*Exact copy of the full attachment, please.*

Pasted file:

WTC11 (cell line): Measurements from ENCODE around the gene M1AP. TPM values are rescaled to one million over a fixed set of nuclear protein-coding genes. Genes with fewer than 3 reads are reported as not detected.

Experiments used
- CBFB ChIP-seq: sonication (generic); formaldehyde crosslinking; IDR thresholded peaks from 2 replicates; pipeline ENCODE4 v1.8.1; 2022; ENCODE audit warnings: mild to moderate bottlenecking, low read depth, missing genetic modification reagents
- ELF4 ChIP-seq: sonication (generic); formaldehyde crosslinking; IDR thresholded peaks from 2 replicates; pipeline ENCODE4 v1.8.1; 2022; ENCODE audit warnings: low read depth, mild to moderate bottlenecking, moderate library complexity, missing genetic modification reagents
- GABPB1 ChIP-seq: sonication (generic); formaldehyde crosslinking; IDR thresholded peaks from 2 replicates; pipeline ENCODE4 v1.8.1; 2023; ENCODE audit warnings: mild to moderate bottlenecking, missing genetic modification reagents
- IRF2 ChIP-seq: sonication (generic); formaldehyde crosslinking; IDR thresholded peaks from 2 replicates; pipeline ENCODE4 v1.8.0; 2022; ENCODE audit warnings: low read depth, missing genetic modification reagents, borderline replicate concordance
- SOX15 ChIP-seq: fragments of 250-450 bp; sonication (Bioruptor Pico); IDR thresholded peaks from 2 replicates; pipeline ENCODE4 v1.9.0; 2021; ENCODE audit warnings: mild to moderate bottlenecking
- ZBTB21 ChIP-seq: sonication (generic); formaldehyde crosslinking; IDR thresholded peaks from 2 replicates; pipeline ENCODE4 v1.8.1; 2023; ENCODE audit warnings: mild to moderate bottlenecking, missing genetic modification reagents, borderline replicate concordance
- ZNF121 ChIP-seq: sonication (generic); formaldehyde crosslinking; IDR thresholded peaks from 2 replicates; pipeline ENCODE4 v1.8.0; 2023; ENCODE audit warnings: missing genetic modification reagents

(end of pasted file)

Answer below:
WTC11 (cell line): Measurements from ENCODE around the gene M1AP. TPM values are rescaled to one million over a fixed set of nuclear protein-coding genes. Genes with fewer than 3 reads are reported as not detected.

Experiments used
- CBFB ChIP-seq: sonication (generic); formaldehyde crosslinking; IDR thresholded peaks from 2 replicates; pipeline ENCODE4 v1.8.1; 2022; ENCODE audit warnings: mild to moderate bottlenecking, low read depth, missing genetic modification reagents
- ELF4 ChIP-seq: sonication (generic); formaldehyde crosslinking; IDR thresholded peaks from 2 replicates; pipeline ENCODE4 v1.8.1; 2022; ENCODE audit warnings: low read depth, mild to moderate bottlenecking, moderate library complexity, missing genetic modification reagents
- GABPB1 ChIP-seq: sonication (generic); formaldehyde crosslinking; IDR thresholded peaks from 2 replicates; pipeline ENCODE4 v1.8.1; 2023; ENCODE audit warnings: mild to moderate bottlenecking, missing genetic modification reagents
- IRF2 ChIP-seq: sonication (generic); formaldehyde crosslinking; IDR thresholded peaks from 2 replicates; pipeline ENCODE4 v1.8.0; 2022; ENCODE audit warnings: low read depth, missing genetic modification reagents, borderline replicate concordance
- SOX15 ChIP-seq: fragments of 250-450 bp; sonication (Bioruptor Pico); IDR thresholded peaks from 2 replicates; pipeline ENCODE4 v1.9.0; 2021; ENCODE audit warnings: mild to moderate bottlenecking
- ZBTB21 ChIP-seq: sonication (generic); formaldehyde crosslinking; IDR thresholded peaks from 2 replicates; pipeline ENCODE4 v1.8.1; 2023; ENCODE audit warnings: mild to moderate bottlenecking, missing genetic modification reagents, borderline replicate concordance
- ZNF121 ChIP-seq: sonication (generic); formaldehyde crosslinking; IDR thresholded peaks from 2 replicates; pipeline ENCODE4 v1.8.0; 2023; ENCODE audit warnings: missing genetic modification reagents